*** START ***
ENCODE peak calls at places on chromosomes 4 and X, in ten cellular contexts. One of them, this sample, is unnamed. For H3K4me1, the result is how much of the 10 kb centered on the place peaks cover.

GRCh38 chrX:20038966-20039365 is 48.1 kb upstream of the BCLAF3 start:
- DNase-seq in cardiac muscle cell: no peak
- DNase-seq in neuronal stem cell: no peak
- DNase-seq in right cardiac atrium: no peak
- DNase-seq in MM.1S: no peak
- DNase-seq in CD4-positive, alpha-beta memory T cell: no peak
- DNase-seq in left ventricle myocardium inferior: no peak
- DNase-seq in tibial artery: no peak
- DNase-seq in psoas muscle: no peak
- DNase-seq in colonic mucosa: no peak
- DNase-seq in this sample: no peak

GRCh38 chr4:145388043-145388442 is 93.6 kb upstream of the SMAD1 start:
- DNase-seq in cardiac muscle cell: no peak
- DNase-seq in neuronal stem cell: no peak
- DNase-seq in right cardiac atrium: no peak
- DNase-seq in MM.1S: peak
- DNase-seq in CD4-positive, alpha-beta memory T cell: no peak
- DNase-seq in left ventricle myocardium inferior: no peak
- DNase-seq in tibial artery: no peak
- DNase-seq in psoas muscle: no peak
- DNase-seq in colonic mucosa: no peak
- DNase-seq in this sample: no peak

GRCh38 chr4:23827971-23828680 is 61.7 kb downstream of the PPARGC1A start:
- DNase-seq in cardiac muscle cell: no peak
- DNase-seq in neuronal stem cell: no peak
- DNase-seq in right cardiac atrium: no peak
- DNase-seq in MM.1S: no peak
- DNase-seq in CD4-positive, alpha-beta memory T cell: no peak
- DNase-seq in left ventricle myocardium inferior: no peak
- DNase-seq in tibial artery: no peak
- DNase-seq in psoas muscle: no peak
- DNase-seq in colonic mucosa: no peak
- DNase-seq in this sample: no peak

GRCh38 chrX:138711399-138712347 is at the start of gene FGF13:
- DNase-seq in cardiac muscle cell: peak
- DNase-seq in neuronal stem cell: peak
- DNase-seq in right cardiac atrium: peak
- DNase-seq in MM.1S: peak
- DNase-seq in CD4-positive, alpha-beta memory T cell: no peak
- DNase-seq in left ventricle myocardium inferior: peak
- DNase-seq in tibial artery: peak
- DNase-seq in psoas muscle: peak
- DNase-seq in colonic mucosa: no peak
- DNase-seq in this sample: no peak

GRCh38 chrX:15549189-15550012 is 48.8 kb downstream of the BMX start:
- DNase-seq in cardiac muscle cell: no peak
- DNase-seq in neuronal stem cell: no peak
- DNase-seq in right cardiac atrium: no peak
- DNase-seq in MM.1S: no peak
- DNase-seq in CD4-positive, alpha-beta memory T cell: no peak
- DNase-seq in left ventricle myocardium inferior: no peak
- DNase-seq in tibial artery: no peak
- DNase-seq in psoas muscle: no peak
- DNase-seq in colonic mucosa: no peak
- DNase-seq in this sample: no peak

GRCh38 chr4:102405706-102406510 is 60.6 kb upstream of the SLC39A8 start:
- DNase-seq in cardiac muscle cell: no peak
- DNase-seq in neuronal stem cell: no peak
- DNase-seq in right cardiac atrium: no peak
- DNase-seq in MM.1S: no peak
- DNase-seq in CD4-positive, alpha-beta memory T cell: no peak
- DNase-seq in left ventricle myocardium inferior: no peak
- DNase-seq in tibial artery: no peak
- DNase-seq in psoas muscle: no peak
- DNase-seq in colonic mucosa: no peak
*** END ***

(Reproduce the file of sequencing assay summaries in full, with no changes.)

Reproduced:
ENCODE peak calls at places on chromosomes 4 and X, in ten cellular contexts. One of them, this sample, is unnamed. For H3K4me1, the result is how much of the 10 kb centered on the place peaks cover.

GRCh38 chrX:20038966-20039365 is 48.1 kb upstream of the BCLAF3 start:
- DNase-seq in cardiac muscle cell: no peak
- DNase-seq in neuronal stem cell: no peak
- DNase-seq in right cardiac atrium: no peak
- DNase-seq in MM.1S: no peak
- DNase-seq in CD4-positive, alpha-beta memory T cell: no peak
- DNase-seq in left ventricle myocardium inferior: no peak
- DNase-seq in tibial artery: no peak
- DNase-seq in psoas muscle: no peak
- DNase-seq in colonic mucosa: no peak
- DNase-seq in this sample: no peak

GRCh38 chr4:145388043-145388442 is 93.6 kb upstream of the SMAD1 start:
- DNase-seq in cardiac muscle cell: no peak
- DNase-seq in neuronal stem cell: no peak
- DNase-seq in right cardiac atrium: no peak
- DNase-seq in MM.1S: peak
- DNase-seq in CD4-positive, alpha-beta memory T cell: no peak
- DNase-seq in left ventricle myocardium inferior: no peak
- DNase-seq in tibial artery: no peak
- DNase-seq in psoas muscle: no peak
- DNase-seq in colonic mucosa: no peak
- DNase-seq in this sample: no peak

GRCh38 chr4:23827971-23828680 is 61.7 kb downstream of the PPARGC1A start:
- DNase-seq in cardiac muscle cell: no peak
- DNase-seq in neuronal stem cell: no peak
- DNase-seq in right cardiac atrium: no peak
- DNase-seq in MM.1S: no peak
- DNase-seq in CD4-positive, alpha-beta memory T cell: no peak
- DNase-seq in left ventricle myocardium inferior: no peak
- DNase-seq in tibial artery: no peak
- DNase-seq in psoas muscle: no peak
- DNase-seq in colonic mucosa: no peak
- DNase-seq in this sample: no peak

GRCh38 chrX:138711399-138712347 is at the start of gene FGF13:
- DNase-seq in cardiac muscle cell: peak
- DNase-seq in neuronal stem cell: peak
- DNase-seq in right cardiac atrium: peak
- DNase-seq in MM.1S: peak
- DNase-seq in CD4-positive, alpha-beta memory T cell: no peak
- DNase-seq in left ventricle myocardium inferior: peak
- DNase-seq in tibial artery: peak
- DNase-seq in psoas muscle: peak
- DNase-seq in colonic mucosa: no peak
- DNase-seq in this sample: no peak

GRCh38 chrX:15549189-15550012 is 48.8 kb downstream of the BMX start:
- DNase-seq in cardiac muscle cell: no peak
- DNase-seq in neuronal stem cell: no peak
- DNase-seq in right cardiac atrium: no peak
- DNase-seq in MM.1S: no peak
- DNase-seq in CD4-positive, alpha-beta memory T cell: no peak
- DNase-seq in left ventricle myocardium inferior: no peak
- DNase-seq in tibial artery: no peak
- DNase-seq in psoas muscle: no peak
- DNase-seq in colonic mucosa: no peak
- DNase-seq in this sample: no peak

GRCh38 chr4:102405706-102406510 is 60.6 kb upstream of the SLC39A8 start:
- DNase-seq in cardiac muscle cell: no peak
- DNase-seq in neuronal stem cell: no peak
- DNase-seq in right cardiac atrium: no peak
- DNase-seq in MM.1S: no peak
- DNase-seq in CD4-positive, alpha-beta memory T cell: no peak
- DNase-seq in left ventricle myocardium inferior: no peak
- DNase-seq in tibial artery: no peak
- DNase-seq in psoas muscle: no peak
- DNase-seq in colonic mucosa: no peak